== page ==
Graviton

In science, graviton is a hypothetical force carrier, of mass zero and spin two, posited as the exchange force particle operating in the mechanism of the gravity.

Etymology
The term “graviton” was introduced in 1934 by Russian physicists Dmitrii Blokhintsev and F. M. Gal'perin who, in their “Neutrino Hypothesis and Conservation of Energy”, stated: [1]

“The comparison displayed above indicated that the graviton and the neutrino have much in common. This probably testifies that in general the highly improbable process of gravitation radiation becomes practically observable in beta-decay. If the neutrino turns out to be the graviton this would mean that temporary physics had approached the limits beyond which there would be no present insurmountable barrier between gravitation and electromagnetism. Due to theoretical considerations it is hard to identify gravitons with the neutrion since it is hard to admit that they have the same spin ½ as the neutrino. In this respect gravitons have much more in common with light quanta. It is impossible, however, to totally rule out a theoretical possibility of their identification. So fra it is much more correct to regard the neutrino as an independent type of particle.”

In 1959, Paul Dirac, in his annual American Physical Society lecture, announced that just as James Maxwell’s field theory of electromagnetism predicts the existence of electromagnetic waves, including visible light, and that—according to Planck-Einstein views—the energy of the field comes in quanta, known as photons, that Albert Einstein’s general theory of relativity predicts the existence of gravitational waves, according to which, by extension, the energy of the field also should come in quanta, which Dirac referred to as “gravitons”, in a reintroduction terminology manner. [2]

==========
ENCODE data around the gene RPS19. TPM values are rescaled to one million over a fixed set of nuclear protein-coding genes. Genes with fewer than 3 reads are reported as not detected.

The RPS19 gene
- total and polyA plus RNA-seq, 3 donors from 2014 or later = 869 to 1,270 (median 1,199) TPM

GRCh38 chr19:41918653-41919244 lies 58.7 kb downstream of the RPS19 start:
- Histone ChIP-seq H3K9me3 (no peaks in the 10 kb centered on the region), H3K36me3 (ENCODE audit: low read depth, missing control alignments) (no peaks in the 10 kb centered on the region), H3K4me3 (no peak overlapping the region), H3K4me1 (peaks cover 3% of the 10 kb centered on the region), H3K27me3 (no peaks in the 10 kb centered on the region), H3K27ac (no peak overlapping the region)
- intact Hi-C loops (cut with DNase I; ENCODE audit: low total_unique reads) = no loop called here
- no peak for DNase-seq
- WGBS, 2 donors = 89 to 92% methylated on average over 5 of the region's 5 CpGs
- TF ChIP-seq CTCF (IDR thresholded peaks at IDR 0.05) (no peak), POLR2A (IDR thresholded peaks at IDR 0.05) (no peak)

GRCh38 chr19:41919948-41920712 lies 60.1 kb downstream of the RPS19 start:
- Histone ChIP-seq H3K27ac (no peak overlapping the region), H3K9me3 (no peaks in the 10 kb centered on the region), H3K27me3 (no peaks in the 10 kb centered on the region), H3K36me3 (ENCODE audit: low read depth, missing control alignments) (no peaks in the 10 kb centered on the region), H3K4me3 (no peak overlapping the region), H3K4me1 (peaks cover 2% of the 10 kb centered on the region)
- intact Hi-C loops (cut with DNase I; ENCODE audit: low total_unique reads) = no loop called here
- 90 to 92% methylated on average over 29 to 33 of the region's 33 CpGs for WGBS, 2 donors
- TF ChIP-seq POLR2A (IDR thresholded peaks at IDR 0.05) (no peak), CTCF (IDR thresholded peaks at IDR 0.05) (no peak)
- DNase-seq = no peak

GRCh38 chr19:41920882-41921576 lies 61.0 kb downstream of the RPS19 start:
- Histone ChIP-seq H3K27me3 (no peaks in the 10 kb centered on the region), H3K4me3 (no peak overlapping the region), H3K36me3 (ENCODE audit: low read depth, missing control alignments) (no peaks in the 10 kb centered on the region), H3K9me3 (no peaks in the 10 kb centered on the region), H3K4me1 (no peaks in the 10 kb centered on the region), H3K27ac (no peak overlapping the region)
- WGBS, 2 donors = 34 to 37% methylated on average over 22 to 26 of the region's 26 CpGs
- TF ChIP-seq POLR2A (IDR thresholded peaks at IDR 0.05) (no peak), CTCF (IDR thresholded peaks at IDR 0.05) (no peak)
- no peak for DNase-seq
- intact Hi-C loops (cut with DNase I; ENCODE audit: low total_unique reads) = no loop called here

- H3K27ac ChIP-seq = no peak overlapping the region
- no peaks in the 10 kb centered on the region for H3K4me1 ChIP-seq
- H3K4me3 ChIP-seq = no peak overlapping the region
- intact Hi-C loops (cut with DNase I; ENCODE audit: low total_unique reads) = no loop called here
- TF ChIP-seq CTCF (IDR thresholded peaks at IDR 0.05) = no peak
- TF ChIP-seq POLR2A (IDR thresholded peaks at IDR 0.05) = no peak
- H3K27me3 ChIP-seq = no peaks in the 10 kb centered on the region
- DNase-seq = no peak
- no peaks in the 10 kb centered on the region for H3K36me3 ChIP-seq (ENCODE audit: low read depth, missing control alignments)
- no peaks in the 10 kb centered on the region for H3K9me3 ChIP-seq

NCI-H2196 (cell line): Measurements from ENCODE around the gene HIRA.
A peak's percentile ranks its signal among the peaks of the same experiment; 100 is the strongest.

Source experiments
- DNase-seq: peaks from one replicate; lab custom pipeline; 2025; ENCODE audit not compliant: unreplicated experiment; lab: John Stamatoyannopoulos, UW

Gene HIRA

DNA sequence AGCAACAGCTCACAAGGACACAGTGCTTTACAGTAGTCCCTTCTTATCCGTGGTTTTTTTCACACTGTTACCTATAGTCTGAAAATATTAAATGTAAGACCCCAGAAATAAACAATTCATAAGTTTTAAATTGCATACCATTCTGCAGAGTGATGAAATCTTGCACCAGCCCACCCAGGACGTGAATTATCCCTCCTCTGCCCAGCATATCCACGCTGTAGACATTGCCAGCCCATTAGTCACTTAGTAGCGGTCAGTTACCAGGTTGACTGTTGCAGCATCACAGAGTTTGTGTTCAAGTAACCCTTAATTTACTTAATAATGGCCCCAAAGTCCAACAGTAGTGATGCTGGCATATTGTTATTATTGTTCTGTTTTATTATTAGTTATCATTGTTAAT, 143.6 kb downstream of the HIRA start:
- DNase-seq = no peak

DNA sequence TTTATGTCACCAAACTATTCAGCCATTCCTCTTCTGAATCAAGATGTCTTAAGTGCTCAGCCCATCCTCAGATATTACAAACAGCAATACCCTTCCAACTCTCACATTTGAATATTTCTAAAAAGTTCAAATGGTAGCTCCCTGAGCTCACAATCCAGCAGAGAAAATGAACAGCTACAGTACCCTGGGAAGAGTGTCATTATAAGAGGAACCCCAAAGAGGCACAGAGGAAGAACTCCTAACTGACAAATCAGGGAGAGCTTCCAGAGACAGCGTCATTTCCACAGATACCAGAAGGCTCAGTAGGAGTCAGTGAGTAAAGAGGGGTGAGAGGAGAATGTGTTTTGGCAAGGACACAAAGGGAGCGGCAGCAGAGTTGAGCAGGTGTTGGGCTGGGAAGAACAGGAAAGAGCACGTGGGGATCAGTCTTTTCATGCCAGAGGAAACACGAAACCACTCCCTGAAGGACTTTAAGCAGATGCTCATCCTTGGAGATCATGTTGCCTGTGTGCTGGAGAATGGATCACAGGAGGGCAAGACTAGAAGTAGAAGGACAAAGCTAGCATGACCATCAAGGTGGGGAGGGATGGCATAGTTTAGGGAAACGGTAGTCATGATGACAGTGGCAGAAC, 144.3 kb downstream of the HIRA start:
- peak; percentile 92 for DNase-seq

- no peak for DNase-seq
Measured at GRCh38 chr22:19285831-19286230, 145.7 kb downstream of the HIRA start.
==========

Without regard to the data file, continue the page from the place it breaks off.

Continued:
Humans
In 1992, Rush Dozier, applied the graviton theory to humans, with the following statements: [3]

“We exchange gravitons not just with the earth but with all other objects in the universe. Massive objects such as stars and planets are intense sources of gravitons. Less massive objects, such as human beings, produce only a glimmer of gravitons in comparison.”

References
1. (a) Blokhintsev, Dmitrii I. and Gal'perin, F. M. (1934). "Gipoteza neitrino i zakon sokhraneniya energii" (Neutrino Hypothesis and Conservation of Energy). Pod Znamenem Marxisma (Under the Banner of Marxism), 6: 147–157.
(b) Stachel, John. (2004). “Quantum Field Theory and Space-Time”, in: Conceptual Foundations of Quantum Field Theory (editor: Tian Yu Cao) (V:Introduction, pgs. 166-75; pg. 169). Cambridge University Press.
2. Farmelo, Graham. (2009). The Strangest Man: the Hidden Life of Paul Dirac, Mystic of the Atom (pgs. 367-68). Basic Books.
3. Dozier, Rush W. (1992). Codes of Evolution: the Synaptic Language Revealing the Secrets of Matter, Life, and Thought (pg. 38). Crown Publishers.

External links
‚óŹ Graviton – Wikipedia.

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